Until this weekend, when sheriff's deputies arrested John Yablonsky and charged him with the murder.
"It's a relief," said Daryl Kraemer, the Cobb's son-in-law. "You look at him, and I can't wait to see the day that I see him personally in court."
Daryl Kraemer said he found his mother-in-law's body in one of the bedrooms at a Lucerne Valley home back in 1985. She was nude, a metal coat-hanger wrapped around her neck.
"It's been a long 24 years," said Kraemer. "You live with this every day, wondering who ... the first year of my life after that it was, you walk around and everybody is a suspect, and in a little town where it happened, it's not that many people, in the kind of town it was. I just thought everybody did it."
The break came in October, when Yablonsky was arrested by Long Beach Police on an unrelated charge. Investigators sampled his DNA and put it into a national database. Then the computer took over and matched the sample to DNA found on Cobb's body 24 years before. Police say Yablonsky was a renter who occupied a studio behind the victim's home.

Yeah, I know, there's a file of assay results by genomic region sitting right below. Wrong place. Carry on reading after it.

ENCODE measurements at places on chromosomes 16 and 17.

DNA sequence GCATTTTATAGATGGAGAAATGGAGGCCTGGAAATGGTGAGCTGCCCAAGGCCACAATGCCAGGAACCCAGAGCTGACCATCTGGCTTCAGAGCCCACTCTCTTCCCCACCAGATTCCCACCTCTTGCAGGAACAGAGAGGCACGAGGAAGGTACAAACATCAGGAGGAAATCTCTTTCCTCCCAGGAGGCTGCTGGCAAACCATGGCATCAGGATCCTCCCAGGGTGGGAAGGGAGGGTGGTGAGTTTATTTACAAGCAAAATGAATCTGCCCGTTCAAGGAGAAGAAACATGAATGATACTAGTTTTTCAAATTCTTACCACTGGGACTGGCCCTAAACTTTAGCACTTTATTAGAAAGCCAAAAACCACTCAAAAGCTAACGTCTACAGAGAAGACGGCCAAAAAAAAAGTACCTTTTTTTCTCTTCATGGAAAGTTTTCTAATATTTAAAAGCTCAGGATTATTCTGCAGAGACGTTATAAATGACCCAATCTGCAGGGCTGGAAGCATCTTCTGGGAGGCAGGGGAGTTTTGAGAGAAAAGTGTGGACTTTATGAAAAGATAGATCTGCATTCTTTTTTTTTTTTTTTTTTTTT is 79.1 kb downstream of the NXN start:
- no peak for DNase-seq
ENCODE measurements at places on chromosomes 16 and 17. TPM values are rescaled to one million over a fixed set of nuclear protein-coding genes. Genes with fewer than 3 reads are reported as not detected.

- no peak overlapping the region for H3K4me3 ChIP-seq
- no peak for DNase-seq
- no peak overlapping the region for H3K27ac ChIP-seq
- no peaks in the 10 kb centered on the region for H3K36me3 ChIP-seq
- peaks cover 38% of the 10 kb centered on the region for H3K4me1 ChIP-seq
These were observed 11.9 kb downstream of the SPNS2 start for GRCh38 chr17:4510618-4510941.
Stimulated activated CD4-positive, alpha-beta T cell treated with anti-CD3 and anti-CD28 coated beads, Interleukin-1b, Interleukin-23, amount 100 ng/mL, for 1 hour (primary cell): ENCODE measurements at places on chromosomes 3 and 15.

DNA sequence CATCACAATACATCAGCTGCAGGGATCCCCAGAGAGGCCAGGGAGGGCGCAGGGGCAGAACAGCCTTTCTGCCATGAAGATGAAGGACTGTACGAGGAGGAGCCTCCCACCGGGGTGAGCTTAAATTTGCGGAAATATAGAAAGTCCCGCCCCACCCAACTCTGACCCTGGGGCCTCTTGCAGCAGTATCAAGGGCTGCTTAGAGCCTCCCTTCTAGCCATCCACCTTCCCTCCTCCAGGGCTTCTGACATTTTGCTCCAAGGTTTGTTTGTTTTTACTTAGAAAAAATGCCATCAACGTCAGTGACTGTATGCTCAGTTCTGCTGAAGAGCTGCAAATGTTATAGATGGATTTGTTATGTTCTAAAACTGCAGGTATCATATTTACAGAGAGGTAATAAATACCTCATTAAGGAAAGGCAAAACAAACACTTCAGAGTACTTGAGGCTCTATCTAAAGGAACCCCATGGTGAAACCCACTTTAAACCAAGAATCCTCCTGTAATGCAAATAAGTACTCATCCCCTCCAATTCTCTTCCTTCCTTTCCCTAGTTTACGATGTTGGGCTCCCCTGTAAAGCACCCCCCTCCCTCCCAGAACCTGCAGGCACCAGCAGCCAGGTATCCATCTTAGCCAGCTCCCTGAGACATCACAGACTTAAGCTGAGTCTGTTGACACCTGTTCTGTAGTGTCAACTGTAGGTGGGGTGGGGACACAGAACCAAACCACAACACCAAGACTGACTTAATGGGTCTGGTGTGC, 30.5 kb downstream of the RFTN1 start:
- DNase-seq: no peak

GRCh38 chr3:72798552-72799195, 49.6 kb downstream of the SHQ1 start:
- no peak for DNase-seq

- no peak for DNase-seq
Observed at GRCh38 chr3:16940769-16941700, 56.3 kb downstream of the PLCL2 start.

The district attorney's cold case team made the announcement Monday morning, along with news of a break in another cold case.
Seventy-year old Paul Johnson was arrested for killing transient John Eller back in 1987.
"My word to those out there that commit these crimes: You can try and hide, but eventually we're going to catch you, and we're going to continue to make this a priority in the district attorney's office, along with my sheriff, Rod Hoops," said San Bernardino County District Attorney Michael Ramos.
While this is certainly a victory for law enforcement, there's still a long way to go. The cold case team has now solved 10 such cases, but more than 600 remain unsolved.
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